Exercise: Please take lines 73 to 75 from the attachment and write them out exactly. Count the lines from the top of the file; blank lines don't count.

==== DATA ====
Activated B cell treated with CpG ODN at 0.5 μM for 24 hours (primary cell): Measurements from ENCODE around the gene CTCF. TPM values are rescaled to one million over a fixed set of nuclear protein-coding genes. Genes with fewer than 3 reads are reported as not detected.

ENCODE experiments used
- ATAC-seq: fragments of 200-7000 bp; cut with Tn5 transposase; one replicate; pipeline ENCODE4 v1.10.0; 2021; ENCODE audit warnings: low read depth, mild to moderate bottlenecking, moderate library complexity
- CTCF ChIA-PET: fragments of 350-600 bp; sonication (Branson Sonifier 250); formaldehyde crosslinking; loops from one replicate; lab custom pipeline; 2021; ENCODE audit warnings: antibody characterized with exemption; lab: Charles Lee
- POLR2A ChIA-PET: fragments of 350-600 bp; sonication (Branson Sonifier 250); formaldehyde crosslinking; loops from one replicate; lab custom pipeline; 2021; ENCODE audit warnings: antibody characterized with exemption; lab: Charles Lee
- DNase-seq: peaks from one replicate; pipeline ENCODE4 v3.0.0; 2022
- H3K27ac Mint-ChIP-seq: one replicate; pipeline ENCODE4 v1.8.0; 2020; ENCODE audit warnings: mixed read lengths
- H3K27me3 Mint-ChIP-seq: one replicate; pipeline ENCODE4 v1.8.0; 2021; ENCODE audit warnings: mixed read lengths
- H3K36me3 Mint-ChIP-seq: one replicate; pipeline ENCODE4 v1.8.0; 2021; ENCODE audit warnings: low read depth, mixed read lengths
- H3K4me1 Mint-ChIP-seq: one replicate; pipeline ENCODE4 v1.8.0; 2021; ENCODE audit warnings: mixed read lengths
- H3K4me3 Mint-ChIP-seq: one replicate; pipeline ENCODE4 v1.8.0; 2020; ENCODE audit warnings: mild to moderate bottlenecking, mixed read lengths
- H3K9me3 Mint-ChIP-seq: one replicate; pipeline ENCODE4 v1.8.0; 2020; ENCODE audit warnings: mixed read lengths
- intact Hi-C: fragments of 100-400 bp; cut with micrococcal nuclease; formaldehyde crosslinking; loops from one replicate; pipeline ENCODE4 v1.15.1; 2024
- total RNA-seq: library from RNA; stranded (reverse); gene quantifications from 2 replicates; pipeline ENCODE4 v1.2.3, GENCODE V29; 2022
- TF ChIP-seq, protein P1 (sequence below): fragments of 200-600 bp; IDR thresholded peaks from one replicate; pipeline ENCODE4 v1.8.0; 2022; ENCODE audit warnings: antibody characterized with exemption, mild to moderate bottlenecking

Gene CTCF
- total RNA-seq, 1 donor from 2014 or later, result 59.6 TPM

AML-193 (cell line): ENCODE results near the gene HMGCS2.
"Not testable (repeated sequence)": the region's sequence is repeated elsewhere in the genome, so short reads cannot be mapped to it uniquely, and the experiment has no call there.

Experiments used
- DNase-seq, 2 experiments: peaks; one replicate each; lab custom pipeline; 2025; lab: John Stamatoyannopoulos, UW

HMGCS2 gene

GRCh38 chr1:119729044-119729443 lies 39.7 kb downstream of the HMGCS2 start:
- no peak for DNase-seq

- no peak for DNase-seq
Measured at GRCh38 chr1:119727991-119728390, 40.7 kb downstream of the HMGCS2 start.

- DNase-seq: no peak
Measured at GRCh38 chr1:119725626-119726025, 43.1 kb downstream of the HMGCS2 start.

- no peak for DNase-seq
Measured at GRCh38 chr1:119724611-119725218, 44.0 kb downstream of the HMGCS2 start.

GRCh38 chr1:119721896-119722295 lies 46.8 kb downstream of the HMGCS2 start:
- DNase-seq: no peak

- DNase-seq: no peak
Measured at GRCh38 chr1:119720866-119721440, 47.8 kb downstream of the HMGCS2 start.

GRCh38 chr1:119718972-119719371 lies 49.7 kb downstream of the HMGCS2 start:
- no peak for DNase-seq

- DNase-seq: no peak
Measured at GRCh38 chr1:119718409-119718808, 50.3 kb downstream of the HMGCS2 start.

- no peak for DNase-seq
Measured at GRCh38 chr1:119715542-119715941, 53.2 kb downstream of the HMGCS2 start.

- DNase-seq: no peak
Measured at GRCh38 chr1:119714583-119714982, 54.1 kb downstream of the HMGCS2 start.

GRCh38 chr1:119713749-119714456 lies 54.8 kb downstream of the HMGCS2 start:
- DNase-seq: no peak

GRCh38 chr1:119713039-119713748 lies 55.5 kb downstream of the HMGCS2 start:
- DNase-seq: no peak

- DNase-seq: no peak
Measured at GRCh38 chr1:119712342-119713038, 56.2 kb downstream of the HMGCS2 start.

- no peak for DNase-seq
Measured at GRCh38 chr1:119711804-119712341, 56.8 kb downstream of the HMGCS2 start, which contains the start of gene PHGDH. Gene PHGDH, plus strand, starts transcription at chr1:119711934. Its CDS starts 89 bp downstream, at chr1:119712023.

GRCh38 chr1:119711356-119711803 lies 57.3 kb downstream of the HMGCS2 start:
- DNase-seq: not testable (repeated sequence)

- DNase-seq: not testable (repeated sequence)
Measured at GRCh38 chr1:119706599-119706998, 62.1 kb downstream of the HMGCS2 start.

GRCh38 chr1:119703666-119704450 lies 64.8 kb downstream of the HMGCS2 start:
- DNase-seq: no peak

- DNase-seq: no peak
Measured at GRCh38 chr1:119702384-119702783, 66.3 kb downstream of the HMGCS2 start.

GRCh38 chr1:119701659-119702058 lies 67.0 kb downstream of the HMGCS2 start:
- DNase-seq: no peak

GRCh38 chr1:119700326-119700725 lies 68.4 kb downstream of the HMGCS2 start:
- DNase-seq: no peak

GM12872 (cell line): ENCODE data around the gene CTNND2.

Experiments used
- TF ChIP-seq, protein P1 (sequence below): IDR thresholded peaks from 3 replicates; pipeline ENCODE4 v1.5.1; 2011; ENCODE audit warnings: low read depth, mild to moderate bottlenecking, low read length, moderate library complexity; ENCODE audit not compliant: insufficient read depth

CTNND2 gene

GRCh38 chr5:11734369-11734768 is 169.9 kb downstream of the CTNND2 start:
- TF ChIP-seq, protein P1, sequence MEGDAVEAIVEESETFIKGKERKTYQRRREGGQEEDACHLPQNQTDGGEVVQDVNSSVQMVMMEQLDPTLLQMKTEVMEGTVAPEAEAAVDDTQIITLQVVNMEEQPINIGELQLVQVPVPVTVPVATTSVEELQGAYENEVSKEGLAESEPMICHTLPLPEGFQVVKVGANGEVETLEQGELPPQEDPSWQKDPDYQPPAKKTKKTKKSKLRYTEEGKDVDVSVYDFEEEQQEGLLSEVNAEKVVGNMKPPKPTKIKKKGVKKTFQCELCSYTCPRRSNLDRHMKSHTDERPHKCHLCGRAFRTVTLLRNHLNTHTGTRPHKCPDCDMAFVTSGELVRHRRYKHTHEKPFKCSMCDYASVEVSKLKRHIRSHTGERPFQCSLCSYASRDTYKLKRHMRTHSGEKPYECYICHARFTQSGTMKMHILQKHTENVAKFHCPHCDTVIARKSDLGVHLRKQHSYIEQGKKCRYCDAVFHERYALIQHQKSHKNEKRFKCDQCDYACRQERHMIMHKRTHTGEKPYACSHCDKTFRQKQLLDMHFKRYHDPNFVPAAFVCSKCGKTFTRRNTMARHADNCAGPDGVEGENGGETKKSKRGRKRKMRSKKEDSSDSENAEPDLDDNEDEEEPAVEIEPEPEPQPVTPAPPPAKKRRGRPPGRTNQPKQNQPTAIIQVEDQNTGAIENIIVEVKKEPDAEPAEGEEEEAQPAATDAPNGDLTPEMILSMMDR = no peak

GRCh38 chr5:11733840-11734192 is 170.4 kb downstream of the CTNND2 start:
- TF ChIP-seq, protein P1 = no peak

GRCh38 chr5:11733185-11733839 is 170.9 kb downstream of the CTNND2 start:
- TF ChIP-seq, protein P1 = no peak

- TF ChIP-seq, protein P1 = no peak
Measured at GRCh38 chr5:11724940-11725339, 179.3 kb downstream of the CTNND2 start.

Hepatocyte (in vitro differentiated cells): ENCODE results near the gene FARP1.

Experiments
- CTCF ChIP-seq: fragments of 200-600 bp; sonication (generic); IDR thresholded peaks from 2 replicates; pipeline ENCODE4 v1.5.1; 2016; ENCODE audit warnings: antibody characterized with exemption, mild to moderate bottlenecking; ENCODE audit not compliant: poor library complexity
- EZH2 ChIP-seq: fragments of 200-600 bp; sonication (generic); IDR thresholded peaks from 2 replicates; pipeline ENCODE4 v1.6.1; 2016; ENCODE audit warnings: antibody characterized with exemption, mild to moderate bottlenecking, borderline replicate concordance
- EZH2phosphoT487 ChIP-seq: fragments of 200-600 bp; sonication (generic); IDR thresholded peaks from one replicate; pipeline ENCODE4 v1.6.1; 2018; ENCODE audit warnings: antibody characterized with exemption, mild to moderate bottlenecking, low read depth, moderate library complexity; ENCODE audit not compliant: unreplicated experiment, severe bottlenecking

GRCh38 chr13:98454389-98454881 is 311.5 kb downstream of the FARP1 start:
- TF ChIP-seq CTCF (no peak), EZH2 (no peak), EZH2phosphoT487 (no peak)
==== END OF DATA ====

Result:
- TF ChIP-seq, protein P1 = no peak
Measured at GRCh38 chr5:11724940-11725339, 179.3 kb downstream of the CTNND2 start.

Hepatocyte (in vitro differentiated cells): ENCODE results near the gene FARP1.